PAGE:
On September 6, 2005, the Ninth Circuit issued its long-awaited decision in Bonneville Power Administration v. Federal Energy Regulatory Commission, No. 02-70262. The Ninth Circuit held that FERC did not have the authority under the Federal Power Act to order governmental entities who participated as sellers in California’s spot energy markets during the State’s energy crisis to refund amounts charged in excess of maximum prices established by FERC.
On August 23, 2000, FERC initiated the "California Refund Proceedings," an investigation into whether prices being charged in California’s spot markets were unjust and unreasonable as a result of alleged market dysfunctions. In a series of orders issued during the proceedings, FERC terminated the California Power Exchange’s wholesale rate schedule, and outlined a complex web of mitigation measures, including a limitation on California’s single-price auction system by refunding prices in excess of a "breakpoint" price. Approximately thirty percent of all sales made in California’s spot markets during the relevant time were made by governmental entities.
Initially, FERC decided that it had no authority under the FPA to order these entities to make refunds, but on July 25, 2001, it reversed course. FERC held in that order that while governmental entities "are not subject to our direct jurisdiction under [the] FPA," nonetheless it could order them to make refunds under the "specific circumstances presented." FERC reasoned that governmental entities had agreed to "accept the same clearing price for any given sale" made in California’s organized spot markets, and were therefore "on notice that those clearing prices were subject to change if they were found to be unjust and unreasonable." The governmental entities sought rehearing, which was denied, and then petitioned the Ninth Circuit for review of FERC’s orders.
Applying a straightforward statutory analysis, the Ninth Circuit wasted little time in finding that FERC did not have the authority under the FPA to order governmental entities to make refunds. The Court first noted that the FPA specifically exempted governmental entities from the refund provisions of the FPA. The Court further noted that FERC’s rate jurisdiction under § 205 and its refund jurisdiction under § 206 apply only to public utilities, and that the definition of "public utility" in the act did not include governmental entities. Hence, the clear language of the FPA precluded FERC from ordering governmental entities to make refunds.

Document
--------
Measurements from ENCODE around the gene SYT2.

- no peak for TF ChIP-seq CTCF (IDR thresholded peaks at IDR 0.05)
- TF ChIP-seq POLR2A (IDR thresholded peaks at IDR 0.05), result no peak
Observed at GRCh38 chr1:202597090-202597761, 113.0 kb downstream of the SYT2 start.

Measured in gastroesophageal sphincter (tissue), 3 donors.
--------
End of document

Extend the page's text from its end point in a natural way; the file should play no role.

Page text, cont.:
FERC’s primary argument on appeal was that, the specific provisions of the FPA notwithstanding, the FPA granted it the general authority over interstate sales of wholesale electricity. FERC argued that it could order the governmental entities to make refunds based on its general authority over wholesale rates, and because the CAISO and CalPX, which operated California’s spot markets, were FERC-jurisdictional entities operating pursuant to FERC-approved tariffs. The Court held that FERC’s arguments ignored the basic principle of statutory construction that the specific prevails over the general.
FERC and intervener CAISO also argued that FERC had simply using its §§ 205 and 206 authority to "reset" the prices of the single-price auction, and that the governmental entities’ refunds were simply a "byproduct of the resettlement of the ISO and CalPX markets." The Court rejected this argument also. The Court held that "[p]erceiving FERC’s orders as effecting a reset market clearing price for all spot market sales under the ISO and CalPX tariffs, rather than as an order for refunds under § 206(b), ignores the explicit language of FERC’s July 25, 2001 Order." The Court held that it could "not conclude that FERC said ‘refund’ but meant resettlement of the market-clearing price."
In concluding that FERC had no authority under the FPA to order governmental entities to make refunds, the Court suggested that the remedy, if any, was a contract claim and not a refund action. This suggestion was based on the Court’s observation that the governmental entities had entered into agreements with CAISO and CalPX that obligated them to abide by the ISO and CalPX tariffs. Relying on a decision of the Eighth Circuit, the Court suggested that these separate agreements could be enforceable in judicial proceedings, resulting in the functional equivalent of refund relief.
The consequences of this very important decision remain to be seen. At a minimum, however, proceedings before FERC respecting the proper scope of relief due as a result of the crisis will begin anew on remand. To the extent the Ninth Circuit’s decision suggests that state law may control claims between seller-municipalities and their buyers, the decision may also trigger a new waive of litigation against municipalities in the ongoing struggle over the energy crisis. If you have any questions about the impact of this important decision for your company, please contact a member of Morrison & Foerster’s Energy Group.